Waugh in Abyssinia
By Evelyn Waugh
Louisiana State University Press. 288 Pages. $18.95 pb.
Evelyn Waugh endeared himself to generations of journalists with “Scoop,” his comic trashing of foreign war correspondents. His main character, William Boot, and his episodes in the imaginary African kingdom of Ishmaelia have become touchstones for reporters grappling with the more ludicrous aspects of their craft, whether they are working the cop beat or Baghdad. At some point in our careers, we all have worked for “The Daily Beast.”

Now comes an ugly truth. Waugh wrote so perfectly about bad journalism because he was a bad journalist himself. He was biased. He was lazy. He made snap judgments and stuck to them, unwilling to explore the true motivations of the people about whom he wrote. He didn’t seem to really care that much about what he was covering, even something as profound and tragic as a war. Decades after “Scoop” entered the canon of fiction about our bruised profession, Louisiana State University (LSU) has reissued Waugh’s nonfiction twin to his famous novel, the long-forgotten “Waugh in Abyssinia.” The book is the first in LSU’s “From Our Own Correspondent” series of out-of-print books and never published manuscripts by foreign correspondents. First published in 1936, right after Italy’s successful conquest of Ethiopia, “Waugh in Abyssinia” is equal parts reportage, history, political analysis, and travelogue. This forgotten book provides great insight into foreign news coverage during Waugh’s time and raises questions about such reporting today.

The war between fascist Italy and Haile Selassie’s Ethiopia in 1935 and 1936 was a calamity, one of several crises that set the stage for the coming Second World War. Among other horrors, the Italians used mustard gas against their ill-equipped enemy in violation of international treaties. Yet Waugh demonstrates that none of the journalists sent to cover the war, least of all Waugh himself, had any real idea what was going on. In lieu of facts, which Waugh appears to have only half-heartedly attempted to collect, his personal prejudices dominate the book.

For Waugh, the Italo-Ethiopian War was more about his own lack of creature comforts than armies clashing. He never once saw a shot fired in combat. He spent most of his time in the Ethiopian capital instead of at the front. He only visited the Italian Army after it had controlled Ethiopia for months. A reader gets the impression that if the Ethiopians provided better hotel accommodations, he would have written a more favorable book.

The biggest problem modern readers will have, as did many British readers at the time it was published, is that Waugh backed the fascists. “Waugh in Abyssinia” would have, and probably did, make Mussolini smile. Waugh unabashedly embraced an imperial view that reeks of racist arrogance. Take this example from page 25: “However sordid the motives and however gross the means by which the white races established—and are still establishing—themselves in Africa, the result has been, in the main, beneficial, for there are more good men than bad in Europe, and there is a predisposition towards justice and charity in European culture; a bias, so that it cannot for long run free without inclining to good; things which began wickedly have turned out well.”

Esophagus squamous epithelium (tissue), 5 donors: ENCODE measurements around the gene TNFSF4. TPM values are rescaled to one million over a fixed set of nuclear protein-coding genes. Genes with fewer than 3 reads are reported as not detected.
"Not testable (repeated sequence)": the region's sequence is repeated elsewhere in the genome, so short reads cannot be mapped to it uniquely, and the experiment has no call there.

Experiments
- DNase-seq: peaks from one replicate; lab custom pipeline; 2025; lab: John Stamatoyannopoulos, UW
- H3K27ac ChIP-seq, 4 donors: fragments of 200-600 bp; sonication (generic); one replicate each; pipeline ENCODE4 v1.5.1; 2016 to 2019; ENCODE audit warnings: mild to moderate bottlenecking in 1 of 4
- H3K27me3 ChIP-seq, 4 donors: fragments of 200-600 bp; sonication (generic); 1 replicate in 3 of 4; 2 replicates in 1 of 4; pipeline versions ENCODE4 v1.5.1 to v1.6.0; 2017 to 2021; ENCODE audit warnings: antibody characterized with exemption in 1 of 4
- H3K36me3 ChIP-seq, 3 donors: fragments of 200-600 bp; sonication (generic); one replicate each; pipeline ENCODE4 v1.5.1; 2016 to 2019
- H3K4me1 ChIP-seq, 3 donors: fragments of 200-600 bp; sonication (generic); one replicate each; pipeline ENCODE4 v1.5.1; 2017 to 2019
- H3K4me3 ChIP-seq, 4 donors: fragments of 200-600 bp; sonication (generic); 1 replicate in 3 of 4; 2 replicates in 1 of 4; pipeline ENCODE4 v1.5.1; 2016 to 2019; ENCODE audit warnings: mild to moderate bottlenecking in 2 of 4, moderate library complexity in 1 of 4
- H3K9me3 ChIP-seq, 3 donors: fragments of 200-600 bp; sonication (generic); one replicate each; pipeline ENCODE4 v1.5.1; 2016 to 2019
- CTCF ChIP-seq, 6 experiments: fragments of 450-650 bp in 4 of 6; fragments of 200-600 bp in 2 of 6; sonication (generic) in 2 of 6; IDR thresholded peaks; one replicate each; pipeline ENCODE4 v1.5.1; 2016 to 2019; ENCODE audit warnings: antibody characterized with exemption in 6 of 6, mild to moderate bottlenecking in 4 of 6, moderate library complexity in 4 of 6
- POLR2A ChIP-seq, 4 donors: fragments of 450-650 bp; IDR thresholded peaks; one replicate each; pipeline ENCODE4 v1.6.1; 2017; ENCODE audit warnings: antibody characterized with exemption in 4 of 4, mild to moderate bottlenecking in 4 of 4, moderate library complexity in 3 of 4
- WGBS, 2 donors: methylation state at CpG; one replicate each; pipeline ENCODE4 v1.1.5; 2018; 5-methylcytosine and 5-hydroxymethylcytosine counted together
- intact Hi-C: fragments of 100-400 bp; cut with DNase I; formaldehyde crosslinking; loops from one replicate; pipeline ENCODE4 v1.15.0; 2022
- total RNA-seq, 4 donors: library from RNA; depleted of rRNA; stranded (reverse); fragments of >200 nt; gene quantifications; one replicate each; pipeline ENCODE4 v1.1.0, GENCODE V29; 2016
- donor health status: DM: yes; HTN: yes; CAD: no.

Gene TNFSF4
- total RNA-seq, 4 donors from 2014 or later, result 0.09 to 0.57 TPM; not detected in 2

These lines were written only two years before the Nazi Kristallnacht and only four years before the eruption of a European war that would engulf the world. It’s only one example of Waugh, the tepid war reporter, not having a clue and not trying very hard to get one.

Former journalist John Maxwell Hamilton writes in his insightful introduction that “The problem was Waugh disdained journalism work.” Hamilton, dean of Louisiana State University’s Manship School of Mass Communication, writes that the atmosphere in Addis Ababa in the run-up to the war proved perfect for someone wishing to “ridicule rather than understand.”

And this general disregard for the professional task is the book’s importance. It’s a warning to modern reporters and readers. Waugh and the gaggle of reporters who covered the Italian invasion of Ethiopia trafficked in rumor with the voice of authority. (Waugh mocks this failing then commits the sin repeatedly himself throughout his book.) They discussed battles and troop movements with no idea of where, or if, they had taken place. (One journalist made up an entire battle.) “Scoop” was written to cast these absurdities into sharp relief. In many ways, “Waugh in Abyssinia”—the novelist’s attempt to produce serious reportage—accomplishes the same end.

Today foreign reporting is much better than in Waugh’s day—if for no other reason than technology and global competition have made it more difficult for mendacity to stand as long as it once did. Yet Waugh’s approach to foreign reporting has never fully left us. We still have our William Boots. Recently I heard a foreign correspondent asked about reporting from Darfur. He said it was awful: He couldn’t find a decent hotel near the refugee camps.

Evelyn Waugh’s book can’t be read without thinking of today’s wars and how reporters cover them. “Waugh in Abyssinia” puts the reports of insurgent deaths in Iraq or the capture of a “senior” Taliban commander in context. Think of the snarky Waugh, pen in one hand, cocktail in the other, jotting down his report as he sat miles from the battlefront.

The “From Our Own Correspondent” series states its purpose as follows: “illuminating the development of foreign news gathering at a time when it has never been more important.” Its first book is an excellent choice, illuminating the noble profession’s inherent weaknesses.

Cameron McWhirter, a 2007 Nieman Fellow, is a reporter for The Atlanta Journal-Constitution. He once freelanced in Eritrea and Ethiopia, and he says he took great measures to avoid other journalists while there.

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